Many people try to market their book to generic audiences, thinking the more eyes on it, the better. But the reality in any marketing is that more eyes on your product don’t necessarily lead to more sales and instead can be a waste of time and money. This is why you don’t see feminine hygiene commercials during football. Yes, lots of women watch football, but in general, it’s not the time or place to put those ads.

Your goal is to define your most likely buyer and put the book in front of him. If you write science fiction, an ad or a review from a mommy-blog isn’t going to work as well as an ad or review on a science fiction review blog. That’s not to say moms don’t like sci-fi, but moms who visit mom blogs are usually looking for recipes, parenting tips, and career advice, not sci-fi book reviews.

Finally, you have to create marketing messages (ads, texts, etc.) that entice readers to want to learn about you and your book. That means you need to create messages that speak to and engage your audience. Readers aren’t going to click on ads or links that say, “Buy my killer mystery.” Instead, you want to pique their interests. In nonfiction, focus on a benefit. For example, for my books I could say, “Get this great book on work-at-home jobs,” (snore) or I could lure job-seekers with, “400 companies hiring home based employees plus tips on getting hired! Start applying today!” For fiction, focus on the interesting aspects of your characters or the book. “Chocolate, lingerie and murder!”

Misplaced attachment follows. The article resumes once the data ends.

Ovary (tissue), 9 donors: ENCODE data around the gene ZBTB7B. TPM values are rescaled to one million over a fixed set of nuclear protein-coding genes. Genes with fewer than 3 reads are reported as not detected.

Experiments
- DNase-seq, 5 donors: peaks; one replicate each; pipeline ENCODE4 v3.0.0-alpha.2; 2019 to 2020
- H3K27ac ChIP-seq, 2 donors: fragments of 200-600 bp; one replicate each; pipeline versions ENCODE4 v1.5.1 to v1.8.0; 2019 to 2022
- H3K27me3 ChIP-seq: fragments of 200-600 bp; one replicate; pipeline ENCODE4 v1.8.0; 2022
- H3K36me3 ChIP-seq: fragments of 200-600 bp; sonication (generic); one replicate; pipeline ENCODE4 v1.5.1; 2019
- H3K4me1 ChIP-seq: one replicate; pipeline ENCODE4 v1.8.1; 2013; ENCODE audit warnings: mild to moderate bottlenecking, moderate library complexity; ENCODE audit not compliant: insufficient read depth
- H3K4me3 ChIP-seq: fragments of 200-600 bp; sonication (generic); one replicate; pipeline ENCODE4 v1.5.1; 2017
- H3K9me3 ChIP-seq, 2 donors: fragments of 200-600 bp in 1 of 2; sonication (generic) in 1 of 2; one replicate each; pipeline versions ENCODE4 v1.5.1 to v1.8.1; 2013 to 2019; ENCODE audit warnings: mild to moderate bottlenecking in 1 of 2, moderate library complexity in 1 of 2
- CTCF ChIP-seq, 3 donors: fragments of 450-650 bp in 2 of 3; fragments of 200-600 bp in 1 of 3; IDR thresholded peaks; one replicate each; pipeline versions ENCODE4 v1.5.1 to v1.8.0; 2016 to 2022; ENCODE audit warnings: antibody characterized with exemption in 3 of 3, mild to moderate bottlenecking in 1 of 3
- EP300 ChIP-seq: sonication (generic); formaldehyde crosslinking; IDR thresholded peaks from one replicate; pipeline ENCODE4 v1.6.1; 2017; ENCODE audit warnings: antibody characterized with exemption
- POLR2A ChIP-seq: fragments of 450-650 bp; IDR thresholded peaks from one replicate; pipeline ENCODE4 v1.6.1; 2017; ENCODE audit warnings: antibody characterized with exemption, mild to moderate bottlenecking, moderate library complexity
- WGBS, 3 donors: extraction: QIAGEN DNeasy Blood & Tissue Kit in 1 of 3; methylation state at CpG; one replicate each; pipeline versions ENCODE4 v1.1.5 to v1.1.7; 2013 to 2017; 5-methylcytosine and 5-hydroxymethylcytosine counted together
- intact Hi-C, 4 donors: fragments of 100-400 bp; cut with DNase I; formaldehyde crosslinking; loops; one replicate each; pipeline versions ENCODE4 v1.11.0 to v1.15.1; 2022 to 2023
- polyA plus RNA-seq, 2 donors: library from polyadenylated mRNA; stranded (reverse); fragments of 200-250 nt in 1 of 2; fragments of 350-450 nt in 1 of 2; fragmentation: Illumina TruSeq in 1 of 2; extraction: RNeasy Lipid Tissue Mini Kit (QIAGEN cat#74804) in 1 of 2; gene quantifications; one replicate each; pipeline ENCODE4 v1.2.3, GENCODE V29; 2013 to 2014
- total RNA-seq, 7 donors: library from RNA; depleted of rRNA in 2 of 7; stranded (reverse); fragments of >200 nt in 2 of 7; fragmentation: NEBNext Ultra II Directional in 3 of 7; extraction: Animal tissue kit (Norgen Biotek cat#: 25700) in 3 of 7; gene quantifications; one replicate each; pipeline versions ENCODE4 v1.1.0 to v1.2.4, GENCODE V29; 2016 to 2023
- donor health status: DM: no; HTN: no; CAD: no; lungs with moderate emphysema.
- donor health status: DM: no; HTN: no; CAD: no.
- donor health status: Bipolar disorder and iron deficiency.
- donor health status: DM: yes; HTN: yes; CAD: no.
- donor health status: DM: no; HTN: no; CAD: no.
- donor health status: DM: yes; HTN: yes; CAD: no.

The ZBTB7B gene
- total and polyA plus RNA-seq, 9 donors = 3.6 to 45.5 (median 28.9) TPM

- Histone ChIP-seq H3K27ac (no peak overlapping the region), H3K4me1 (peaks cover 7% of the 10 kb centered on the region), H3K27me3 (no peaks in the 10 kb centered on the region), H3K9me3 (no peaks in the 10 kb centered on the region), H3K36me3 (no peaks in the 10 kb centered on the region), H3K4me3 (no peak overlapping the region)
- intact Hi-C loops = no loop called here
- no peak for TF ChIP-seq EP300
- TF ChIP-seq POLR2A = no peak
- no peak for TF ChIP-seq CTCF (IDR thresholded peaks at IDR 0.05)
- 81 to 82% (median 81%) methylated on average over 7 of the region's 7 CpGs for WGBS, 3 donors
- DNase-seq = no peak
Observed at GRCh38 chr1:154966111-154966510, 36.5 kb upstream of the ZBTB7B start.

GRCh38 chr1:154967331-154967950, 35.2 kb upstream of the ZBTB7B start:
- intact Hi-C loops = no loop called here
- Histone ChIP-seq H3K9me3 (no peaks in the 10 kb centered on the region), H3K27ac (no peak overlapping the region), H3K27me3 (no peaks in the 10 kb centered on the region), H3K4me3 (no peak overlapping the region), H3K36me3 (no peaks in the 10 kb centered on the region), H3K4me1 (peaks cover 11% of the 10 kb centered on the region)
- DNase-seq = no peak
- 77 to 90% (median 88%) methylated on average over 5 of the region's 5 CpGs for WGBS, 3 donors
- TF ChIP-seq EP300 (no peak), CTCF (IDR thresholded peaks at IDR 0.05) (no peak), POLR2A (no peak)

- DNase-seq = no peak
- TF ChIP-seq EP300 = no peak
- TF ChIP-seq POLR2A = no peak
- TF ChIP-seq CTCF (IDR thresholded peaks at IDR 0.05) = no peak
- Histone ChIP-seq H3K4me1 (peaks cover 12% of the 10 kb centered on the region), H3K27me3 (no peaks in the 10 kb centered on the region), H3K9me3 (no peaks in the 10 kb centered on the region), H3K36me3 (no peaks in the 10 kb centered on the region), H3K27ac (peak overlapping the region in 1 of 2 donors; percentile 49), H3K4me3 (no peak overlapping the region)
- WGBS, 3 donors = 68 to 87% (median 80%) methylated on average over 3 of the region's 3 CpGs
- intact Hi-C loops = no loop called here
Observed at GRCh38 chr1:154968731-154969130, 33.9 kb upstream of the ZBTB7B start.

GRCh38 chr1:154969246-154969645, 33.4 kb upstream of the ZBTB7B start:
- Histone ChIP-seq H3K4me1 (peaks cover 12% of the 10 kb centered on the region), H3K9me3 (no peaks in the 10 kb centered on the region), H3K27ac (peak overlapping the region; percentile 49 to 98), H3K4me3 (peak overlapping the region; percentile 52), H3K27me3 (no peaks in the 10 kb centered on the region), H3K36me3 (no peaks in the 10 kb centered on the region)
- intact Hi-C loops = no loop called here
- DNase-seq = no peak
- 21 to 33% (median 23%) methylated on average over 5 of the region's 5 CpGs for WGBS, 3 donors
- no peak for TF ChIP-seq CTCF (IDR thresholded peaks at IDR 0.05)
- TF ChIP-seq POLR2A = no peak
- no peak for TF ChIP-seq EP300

Media Kit

Now that your book is published, you should have a media kit on your site. Although media kits can get large, start out with something small. At the very least it should have your picture, bio, and contact information (including website and social media). It should also have a picture of your book, the ISBN, and description. If you have any professional reviews, won a contest, got an award or anything else significant, include that, too. I also like to include interesting factoids. In nonfiction I include information on working at home, such as statistics and trends. In fiction the factoids are more personal, such as my love of chocolate and phobia to writing.

Finally, include ten or so sample questions that you can answer in an interview (often called a one-sheet). Put this information on its own page of your website, as well as turning it into a PDF document with a link to it on your media page.